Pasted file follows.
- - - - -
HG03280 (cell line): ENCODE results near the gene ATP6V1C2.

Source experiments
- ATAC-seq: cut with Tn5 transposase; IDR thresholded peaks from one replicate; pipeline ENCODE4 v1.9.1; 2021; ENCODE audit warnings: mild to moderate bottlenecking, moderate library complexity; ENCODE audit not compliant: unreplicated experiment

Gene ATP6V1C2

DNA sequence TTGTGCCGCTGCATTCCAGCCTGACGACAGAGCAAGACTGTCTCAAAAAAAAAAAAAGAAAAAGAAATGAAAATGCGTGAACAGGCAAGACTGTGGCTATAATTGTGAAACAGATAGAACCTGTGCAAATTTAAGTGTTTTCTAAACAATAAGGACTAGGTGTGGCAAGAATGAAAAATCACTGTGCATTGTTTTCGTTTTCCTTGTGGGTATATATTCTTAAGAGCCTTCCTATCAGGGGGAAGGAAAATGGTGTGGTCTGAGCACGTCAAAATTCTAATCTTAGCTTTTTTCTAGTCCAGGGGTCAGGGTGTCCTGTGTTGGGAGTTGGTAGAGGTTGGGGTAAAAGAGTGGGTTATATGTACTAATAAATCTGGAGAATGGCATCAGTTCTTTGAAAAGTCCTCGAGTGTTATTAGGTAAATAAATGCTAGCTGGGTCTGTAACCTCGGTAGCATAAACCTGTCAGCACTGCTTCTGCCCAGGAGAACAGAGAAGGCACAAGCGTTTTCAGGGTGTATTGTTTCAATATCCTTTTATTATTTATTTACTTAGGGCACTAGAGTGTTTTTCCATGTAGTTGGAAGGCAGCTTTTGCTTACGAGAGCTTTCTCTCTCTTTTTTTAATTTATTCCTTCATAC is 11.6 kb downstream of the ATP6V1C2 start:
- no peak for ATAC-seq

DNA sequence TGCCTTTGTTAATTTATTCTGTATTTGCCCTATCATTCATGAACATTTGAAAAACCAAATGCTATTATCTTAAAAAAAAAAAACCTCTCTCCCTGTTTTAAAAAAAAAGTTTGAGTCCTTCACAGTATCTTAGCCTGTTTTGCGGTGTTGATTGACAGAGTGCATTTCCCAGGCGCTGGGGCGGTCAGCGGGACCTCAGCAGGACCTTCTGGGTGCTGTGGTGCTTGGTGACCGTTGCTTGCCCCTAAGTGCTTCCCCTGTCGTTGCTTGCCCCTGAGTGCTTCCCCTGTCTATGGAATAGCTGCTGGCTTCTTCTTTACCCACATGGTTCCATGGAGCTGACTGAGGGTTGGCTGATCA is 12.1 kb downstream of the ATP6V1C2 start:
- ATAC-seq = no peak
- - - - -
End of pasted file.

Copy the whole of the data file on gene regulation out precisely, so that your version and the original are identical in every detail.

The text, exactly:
HG03280 (cell line): ENCODE results near the gene ATP6V1C2.

Source experiments
- ATAC-seq: cut with Tn5 transposase; IDR thresholded peaks from one replicate; pipeline ENCODE4 v1.9.1; 2021; ENCODE audit warnings: mild to moderate bottlenecking, moderate library complexity; ENCODE audit not compliant: unreplicated experiment

Gene ATP6V1C2

DNA sequence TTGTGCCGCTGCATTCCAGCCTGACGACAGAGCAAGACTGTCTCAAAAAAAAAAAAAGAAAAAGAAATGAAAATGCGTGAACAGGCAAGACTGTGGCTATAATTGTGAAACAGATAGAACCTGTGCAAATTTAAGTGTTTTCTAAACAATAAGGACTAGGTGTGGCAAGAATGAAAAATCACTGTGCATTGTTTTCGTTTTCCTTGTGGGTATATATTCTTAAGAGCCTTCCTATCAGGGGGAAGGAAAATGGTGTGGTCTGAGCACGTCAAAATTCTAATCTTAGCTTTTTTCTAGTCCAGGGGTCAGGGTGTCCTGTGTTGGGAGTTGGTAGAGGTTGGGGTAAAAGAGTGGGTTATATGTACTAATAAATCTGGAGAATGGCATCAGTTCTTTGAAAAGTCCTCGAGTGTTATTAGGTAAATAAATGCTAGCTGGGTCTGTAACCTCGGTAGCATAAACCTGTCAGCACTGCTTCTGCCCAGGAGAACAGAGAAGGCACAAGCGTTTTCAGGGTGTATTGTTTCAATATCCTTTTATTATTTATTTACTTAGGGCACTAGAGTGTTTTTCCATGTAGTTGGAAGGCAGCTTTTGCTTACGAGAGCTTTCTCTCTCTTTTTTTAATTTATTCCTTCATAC is 11.6 kb downstream of the ATP6V1C2 start:
- no peak for ATAC-seq

DNA sequence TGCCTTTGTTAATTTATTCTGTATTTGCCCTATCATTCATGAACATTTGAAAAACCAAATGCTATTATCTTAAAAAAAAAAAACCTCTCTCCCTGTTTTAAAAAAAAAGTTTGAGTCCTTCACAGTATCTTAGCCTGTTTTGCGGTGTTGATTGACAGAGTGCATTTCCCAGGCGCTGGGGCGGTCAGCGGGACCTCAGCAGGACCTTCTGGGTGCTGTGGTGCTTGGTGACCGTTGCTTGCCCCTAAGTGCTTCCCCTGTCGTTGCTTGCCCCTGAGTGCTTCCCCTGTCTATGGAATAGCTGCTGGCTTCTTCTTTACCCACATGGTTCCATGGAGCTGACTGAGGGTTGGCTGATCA is 12.1 kb downstream of the ATP6V1C2 start:
- ATAC-seq = no peak